Growing up, chicken mole was one of my favorite dishes. Sometimes my mom would buy the sauce that came in the jar - ready to serve.
When I embarked on my health journey, I got curious about everything I was putting into my body. Reading labels and ingredient list was key for me when buying packaged products. Now, 95% of my food is fresh and does not come in a package, but there's the exception of products like raw honey, extra virgin olive oil, apple cider vinegar, etc.
I was amazed by the not-so-healthy ingredient list of the mole sauce in a jar. It was something along the lines of processed sugar, hydrogenated soybean oil (trans fat), cornstarch, cocoa (processed, not the same as raw cacao), and natural flavors (GMOs).
Mole became a special occasion dish for me (I believe in balance), until I went to holistic nutrition culinary school and learned how to make mole sauce from scratch with delicious whole ingredients.
There are many versions of mole sauce. It originated in Mexico and was traditionally made with chili peppers, nuts, spices, and chocolate. I've made a few different recipes out there, but this one from Bauman College always seems to leave everyone wanting more.
I'm sharing this recipe with you with hopes that you'll be as excited as I was to make and enjoy the full nourishment from homemade mole sauce. It's quite the therapeutic process and can be made in large batches and frozen for later use.
8 dried ancho chilies, stemmed and seeded
2 dried chipotle chilies, stemmed and seeded
2 Tablespoons raisins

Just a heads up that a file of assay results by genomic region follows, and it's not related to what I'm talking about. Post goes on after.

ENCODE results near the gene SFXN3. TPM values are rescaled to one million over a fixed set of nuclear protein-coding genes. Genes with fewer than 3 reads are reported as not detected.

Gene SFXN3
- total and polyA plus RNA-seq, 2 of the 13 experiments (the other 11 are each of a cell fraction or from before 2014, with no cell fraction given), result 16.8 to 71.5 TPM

2 Tablespoons raw almonds
1/4 cup raw sesame seeds
1/4 cup raw sunflower seeds
2 Tablespoons raw pumpkin seeds
1/2 teaspoon black peppercorn
1 teaspoon dried Mexican oregano
1 Tablespoon coconut oil or ghee
1 medium onion, chopped
2 cloves garlic, chopped
1/2 teaspoon cinnamon
1/2 teaspoon cumin
3 fresh plum tomatoes, chopped
A few pinches of sea salt
1-3 ounces dark chocolate, 70-80% cacao (I used my Superfood Chocolate bars), to taste
- Preheat oven to 350 F.
- Place the seeded dry chilies on a baking sheet and toast in the over for 5-10 minutes, checking frequently. When the chilies begin to release their aroma, take them out of the oven. Make sure to not let them burn. Add the toaster chilies to a bowl with the raisins and cover with warm water. Allow to soften for 30 minutes then drain out liquid, reserving liquid for later use.
- Place almonds, sesame seeds, pumpkin seeds, and sunflower seeds on a baking sheet and place in over (350 F) for 3-5 minutes to toast. Watch closely to make sure seeds don't burn. Remove from the heat and let cool.
- In a medium pot or pan over medium heat, warm the coconut oil/ghee, add the onion and sauté until translucent. Add the garlic, cinnamon, and cumin and cook for another minute. Add the tomatoes and cook for a few minutes, until softened. Transfer vegetables to a high-speed blender along with soaked chilies, raisins, nuts and seeds.
- Puree the mixture, adding a little water or vegetable stock as needed, to make a smooth sauce.
- Return the sauce to the pot on low heat. When the sauce begins to simmer, stir in the chocolate and allow to melt. Taste the sauce and season with salt as needed. If you want it spicier, add some of the chili soaking liquid. If the sauce is too thick, thin it out with a little water or vegetable stock.
Makes about 4 cups of sauce. Recipe adapted from Bauman College Staff.